Thursday, February 18, 2010

A Free Soul

It may not be Lionel Barrymore's best performance, but it's the one that won him an Oscar: that of alcoholic defense attorney Stephen Ashe in A Free Soul, airing at 9:45 PM ET tonight.

The movie starts off quite provocatively, with the lawyer wondering how his daughter Jan (Norma Shearer) can fit into some flimsy clothing. It turns out that while they have a close relationship, he's the black sheep of the family, due to his heavy drinking and the fact he has no qualms defending gangsters, while her bohemian nature hasn't won her too much sympath, either. Indeed, that work gets him in trouble when, at what is supposed to be a dinner for Jan and her fiancé Dwight (Leslie Howard), Stephen shows up with the notorious gangster Ace Wilfong (Clark Gable, in the role that made him a star), having just gotten Ace off a murder rap.

It's fairly easy to figure out what happens next: Jan finds Ace exciting, especially compared to the strait-laced Dwight, and runs off with him. This won't do for anybody, as Stephen at least has some morals, realizing that Ace is not the right man for his daughter. So, he makes a deal with her: he'll stop drinking, if she promises to stop cavorting with Ace Wilfong. The two go to the mountains to get their respective vices out of their systems. And, it works for a while, until Stephen starts drinking again, at which point Jan decides to go back to Ace. But he's not so good to her any more, and she finds that when she wants to break away from him, he's not about to let her....

The conflict is resolved by poor milquetoast Dwight. Having lost his girl, he feels he has nothing to live for, sohe gets a gun and shoots poor Ace in cold blood. This was Hollywood in 1931. A few years later the Production Code would be strictly enforced, and Dwight would be forced to pay for his sins, with no doubt about it. However, at this time, it was still theoretically possible to get away with murder, and the writers give Dwight an unrealistic self-defense alibi that ought not hold up in a real court of law. And it shouldn't hold up in A Free Soul either -- unless Stephen can make the case for Dwight. Of course, Stephen is a drunk again, and defending Dwight may just kill him.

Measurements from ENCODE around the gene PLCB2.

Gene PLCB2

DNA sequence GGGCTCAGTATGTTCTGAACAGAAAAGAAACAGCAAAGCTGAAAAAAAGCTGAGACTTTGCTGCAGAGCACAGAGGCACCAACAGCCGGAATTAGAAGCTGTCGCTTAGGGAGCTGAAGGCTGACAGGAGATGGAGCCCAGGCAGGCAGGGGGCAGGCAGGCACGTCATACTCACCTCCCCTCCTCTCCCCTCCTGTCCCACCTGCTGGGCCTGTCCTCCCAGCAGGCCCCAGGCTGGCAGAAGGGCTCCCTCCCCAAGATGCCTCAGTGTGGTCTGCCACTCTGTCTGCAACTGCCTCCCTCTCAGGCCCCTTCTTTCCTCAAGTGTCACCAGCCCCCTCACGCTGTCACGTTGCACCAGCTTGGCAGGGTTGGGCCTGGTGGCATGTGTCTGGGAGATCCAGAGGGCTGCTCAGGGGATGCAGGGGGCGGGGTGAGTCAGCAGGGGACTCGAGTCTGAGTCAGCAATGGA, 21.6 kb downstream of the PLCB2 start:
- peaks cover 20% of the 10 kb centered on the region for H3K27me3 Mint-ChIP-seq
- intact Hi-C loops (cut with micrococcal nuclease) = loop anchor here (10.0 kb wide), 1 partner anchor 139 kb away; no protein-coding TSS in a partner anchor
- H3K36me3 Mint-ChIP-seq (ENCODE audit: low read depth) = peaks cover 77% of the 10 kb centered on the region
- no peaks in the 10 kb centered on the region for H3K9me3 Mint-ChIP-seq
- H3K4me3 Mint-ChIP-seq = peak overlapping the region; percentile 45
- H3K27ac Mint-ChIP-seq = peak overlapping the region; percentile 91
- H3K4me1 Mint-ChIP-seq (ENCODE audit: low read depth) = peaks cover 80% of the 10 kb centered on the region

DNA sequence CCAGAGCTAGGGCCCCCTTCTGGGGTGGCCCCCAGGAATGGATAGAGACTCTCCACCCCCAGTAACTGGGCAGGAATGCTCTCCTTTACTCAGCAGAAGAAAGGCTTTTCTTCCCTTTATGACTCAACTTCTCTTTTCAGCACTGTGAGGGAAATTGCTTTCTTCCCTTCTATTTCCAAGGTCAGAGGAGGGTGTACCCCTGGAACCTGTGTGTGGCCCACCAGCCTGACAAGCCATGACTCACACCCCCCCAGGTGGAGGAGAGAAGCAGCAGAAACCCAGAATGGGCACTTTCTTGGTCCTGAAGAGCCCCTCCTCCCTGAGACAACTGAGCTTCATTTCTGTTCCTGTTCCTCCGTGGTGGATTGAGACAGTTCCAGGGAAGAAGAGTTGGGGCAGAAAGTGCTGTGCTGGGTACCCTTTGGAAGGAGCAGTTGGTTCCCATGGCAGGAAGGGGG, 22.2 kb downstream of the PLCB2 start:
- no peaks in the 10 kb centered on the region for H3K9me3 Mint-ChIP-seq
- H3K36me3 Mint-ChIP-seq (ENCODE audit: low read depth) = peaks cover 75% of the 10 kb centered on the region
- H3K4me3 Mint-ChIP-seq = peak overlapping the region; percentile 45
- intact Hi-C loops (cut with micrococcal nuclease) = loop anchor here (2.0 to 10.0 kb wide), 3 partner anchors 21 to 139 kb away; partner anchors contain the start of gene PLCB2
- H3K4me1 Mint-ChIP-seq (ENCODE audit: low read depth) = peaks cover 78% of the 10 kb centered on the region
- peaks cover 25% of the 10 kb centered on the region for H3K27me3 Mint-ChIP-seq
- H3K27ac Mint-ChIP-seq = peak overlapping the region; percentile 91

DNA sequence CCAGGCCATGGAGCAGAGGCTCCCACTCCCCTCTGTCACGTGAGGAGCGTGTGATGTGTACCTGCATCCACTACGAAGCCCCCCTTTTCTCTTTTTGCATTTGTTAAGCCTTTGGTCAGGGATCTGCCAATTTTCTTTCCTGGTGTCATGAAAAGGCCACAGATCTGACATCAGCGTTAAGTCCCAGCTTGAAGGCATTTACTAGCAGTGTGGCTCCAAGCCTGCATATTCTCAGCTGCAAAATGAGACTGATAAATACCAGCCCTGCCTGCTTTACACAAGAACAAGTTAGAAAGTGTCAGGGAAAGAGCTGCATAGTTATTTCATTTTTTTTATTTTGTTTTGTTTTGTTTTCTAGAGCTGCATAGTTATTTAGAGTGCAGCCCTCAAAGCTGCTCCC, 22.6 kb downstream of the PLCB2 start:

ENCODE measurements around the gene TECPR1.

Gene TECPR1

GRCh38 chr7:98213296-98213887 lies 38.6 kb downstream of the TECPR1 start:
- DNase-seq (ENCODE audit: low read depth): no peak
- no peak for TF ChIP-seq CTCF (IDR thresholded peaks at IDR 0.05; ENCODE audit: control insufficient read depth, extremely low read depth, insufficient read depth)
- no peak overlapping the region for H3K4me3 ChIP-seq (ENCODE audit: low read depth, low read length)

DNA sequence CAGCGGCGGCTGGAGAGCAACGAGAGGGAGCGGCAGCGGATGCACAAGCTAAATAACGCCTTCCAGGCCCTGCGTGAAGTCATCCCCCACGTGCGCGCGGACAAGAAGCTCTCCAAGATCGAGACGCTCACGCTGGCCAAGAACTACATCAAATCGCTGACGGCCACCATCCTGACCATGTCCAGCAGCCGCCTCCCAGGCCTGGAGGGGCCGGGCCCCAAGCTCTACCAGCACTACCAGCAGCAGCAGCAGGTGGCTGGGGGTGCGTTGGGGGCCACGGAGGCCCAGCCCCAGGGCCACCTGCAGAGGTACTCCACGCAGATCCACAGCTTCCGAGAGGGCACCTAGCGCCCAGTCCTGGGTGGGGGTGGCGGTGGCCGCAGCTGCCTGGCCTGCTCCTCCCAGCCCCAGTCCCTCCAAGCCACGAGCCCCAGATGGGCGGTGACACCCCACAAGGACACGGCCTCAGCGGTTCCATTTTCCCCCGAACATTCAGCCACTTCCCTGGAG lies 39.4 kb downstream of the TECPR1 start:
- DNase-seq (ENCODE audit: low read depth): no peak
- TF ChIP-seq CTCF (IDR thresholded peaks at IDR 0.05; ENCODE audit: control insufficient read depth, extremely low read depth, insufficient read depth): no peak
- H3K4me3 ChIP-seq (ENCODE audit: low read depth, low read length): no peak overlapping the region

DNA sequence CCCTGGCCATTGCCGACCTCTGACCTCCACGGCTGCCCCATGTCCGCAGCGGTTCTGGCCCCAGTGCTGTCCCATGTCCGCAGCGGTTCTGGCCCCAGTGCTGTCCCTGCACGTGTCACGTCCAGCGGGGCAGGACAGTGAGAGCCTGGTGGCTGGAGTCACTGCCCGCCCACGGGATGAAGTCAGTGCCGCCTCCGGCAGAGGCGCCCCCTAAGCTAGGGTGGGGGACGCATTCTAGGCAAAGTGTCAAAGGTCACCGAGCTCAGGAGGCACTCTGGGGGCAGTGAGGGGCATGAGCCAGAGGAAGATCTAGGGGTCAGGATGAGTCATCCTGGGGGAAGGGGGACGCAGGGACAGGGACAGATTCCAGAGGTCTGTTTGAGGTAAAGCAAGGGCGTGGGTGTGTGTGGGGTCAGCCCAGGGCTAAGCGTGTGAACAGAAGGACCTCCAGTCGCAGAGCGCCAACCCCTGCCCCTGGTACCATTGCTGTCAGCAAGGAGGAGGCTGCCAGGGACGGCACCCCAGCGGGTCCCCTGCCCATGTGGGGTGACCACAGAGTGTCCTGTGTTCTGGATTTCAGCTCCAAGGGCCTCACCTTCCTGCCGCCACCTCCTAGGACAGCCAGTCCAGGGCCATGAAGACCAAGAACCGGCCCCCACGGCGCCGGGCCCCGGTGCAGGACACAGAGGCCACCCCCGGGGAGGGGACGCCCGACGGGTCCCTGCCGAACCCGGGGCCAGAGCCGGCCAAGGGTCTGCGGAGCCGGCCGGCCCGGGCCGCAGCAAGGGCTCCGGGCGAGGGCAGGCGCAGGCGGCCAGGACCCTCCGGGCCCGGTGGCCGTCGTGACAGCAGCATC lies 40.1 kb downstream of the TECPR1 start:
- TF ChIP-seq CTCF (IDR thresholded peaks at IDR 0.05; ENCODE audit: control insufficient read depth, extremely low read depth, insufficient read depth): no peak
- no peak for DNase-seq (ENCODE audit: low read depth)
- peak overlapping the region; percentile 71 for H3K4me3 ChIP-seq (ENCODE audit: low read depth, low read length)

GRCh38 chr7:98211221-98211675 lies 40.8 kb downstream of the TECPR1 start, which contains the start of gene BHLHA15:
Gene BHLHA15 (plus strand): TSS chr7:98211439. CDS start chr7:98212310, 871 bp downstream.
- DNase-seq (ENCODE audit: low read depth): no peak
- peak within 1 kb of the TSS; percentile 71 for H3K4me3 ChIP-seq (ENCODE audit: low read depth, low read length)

It's the climactic courtroom scene in which Barrymore defends Howard (and, by extension, his daughter's honor) that won him the Oscar. Norma Shearer was also nominated, although she had won the previous year for The Divorcee. Perhaps the Academy didn't want to award the same person the Oscar in back-to-back years and, fortunately for them, they had another outstanding performance they could award, that of Marie Dressler in Min and Bill. (That's Dressler standing next to Barrymore, each of them holding their Oscars.) Barrymore's and Shearer's acting may seem a bit florid today, but the movie is still worth watching, especially for Gable's performance. It's been released to DVD, as part of one of the Forbidden Hollywood boxsets of pre-Code movies.

(When I wrote about Min and Bill back in August 2008, it had not yet been released to DVD. However, TCM has since put it out as part of the TCM Vault Collection.)

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